Image: National Hurricane Center (Photo : National Hurricane Center)
Tropical Storm Erin, the fifth named storm of the 2013 Atlantic season, is churning in the Atlantic and is currently moving away from the Cape Verde Islands off the coast of Africa.
As of the most recent update from the National Hurricane Center (NHC) issued at 11:00 a.m. AST, the storm is located approximately 115 miles off of Brava in the Cape Verde Islands.
The center of the storm is located at latitude 14.4 North and longitude 26.5 West. Erin is moving toward the west-northwest at approximately 15 mph. This general motion is expected to continue over the next couple of days.
According to the forecast track, the center of the storm is expected to continue moving away from the Cape Verde Islands. As such, the government of the Islands has discontinued the tropical storm warning for the southern Cape Verde Islands.
Maximum sustained winds for the storm are at approximately 40 mph with higher gusts being reported. Some strengthening of the storm is expected over the next two days.
Tropical storm force winds are extending outward up to 35 miles mainly to the east of the storm.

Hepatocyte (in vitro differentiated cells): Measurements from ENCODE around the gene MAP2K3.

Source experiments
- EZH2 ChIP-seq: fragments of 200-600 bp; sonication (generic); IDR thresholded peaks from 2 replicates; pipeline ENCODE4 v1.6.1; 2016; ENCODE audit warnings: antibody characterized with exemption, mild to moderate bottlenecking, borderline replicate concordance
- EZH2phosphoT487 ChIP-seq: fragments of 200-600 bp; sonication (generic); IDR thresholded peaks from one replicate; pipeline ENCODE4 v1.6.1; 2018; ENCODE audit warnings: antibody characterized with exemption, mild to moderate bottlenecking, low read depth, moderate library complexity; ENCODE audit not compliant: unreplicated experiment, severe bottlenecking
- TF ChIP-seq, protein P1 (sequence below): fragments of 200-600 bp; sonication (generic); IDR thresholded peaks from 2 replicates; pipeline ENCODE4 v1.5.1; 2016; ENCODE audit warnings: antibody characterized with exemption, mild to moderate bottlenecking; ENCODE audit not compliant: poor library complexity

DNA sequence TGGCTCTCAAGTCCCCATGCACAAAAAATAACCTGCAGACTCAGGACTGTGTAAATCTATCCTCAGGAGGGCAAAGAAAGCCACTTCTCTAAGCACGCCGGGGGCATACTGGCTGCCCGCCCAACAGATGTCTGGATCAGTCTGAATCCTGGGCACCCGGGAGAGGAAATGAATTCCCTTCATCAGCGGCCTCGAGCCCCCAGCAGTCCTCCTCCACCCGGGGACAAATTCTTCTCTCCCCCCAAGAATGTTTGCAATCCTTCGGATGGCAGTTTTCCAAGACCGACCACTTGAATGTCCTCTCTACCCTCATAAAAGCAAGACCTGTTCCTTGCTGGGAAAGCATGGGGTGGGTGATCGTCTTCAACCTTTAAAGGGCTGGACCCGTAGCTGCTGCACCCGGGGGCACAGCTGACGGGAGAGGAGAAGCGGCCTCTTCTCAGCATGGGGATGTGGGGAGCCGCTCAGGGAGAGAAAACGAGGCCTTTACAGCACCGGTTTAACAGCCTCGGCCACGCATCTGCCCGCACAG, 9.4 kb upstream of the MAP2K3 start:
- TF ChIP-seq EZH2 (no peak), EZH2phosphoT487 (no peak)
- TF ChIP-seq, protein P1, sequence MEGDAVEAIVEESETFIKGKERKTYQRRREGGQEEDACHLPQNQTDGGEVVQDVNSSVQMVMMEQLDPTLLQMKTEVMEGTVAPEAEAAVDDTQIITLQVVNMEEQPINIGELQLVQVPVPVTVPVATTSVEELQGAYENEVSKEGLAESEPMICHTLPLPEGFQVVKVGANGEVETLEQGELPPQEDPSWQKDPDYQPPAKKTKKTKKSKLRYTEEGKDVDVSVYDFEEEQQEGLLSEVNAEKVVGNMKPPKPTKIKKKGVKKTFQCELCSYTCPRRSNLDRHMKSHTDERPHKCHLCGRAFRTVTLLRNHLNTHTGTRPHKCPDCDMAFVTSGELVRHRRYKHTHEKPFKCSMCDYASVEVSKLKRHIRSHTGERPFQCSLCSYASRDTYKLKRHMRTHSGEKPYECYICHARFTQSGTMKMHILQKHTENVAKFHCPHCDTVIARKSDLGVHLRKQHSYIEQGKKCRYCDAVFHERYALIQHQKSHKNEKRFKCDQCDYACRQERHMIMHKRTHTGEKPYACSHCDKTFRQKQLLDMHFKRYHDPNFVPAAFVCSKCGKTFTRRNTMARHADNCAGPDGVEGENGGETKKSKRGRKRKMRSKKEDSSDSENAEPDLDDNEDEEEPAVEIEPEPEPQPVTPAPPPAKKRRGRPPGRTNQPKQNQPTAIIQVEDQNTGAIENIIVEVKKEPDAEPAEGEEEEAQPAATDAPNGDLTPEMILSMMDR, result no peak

According to a report from AccuWeather.com, Erin will not likely impact the U.S., but should still be monitored as it is forecast to track west-northwest over the next several days.
Conditions are becoming favorable in the Atlantic for storm development, typical for mid-to-late August. Over the past week a strong opposing wind shear has weakened across the tropics and dry winds from the Sahara off the coast of Africa have begun to dissipate. These factors are likely to lead to an increased number of storms in the Atlantic Basin in the coming weeks.
Nearer to home, tropical development in the Caribbean and Gulf of Mexico has been a concern throughout this week. Meteorologists forecast that due to moisture shifting from the Gulf toward the U.S. the system has favorable odds for developing toward the U.S.
However, meteorologists say it is still questionable whether the storm will have enough time to officially strengthen into a tropical depression or storm.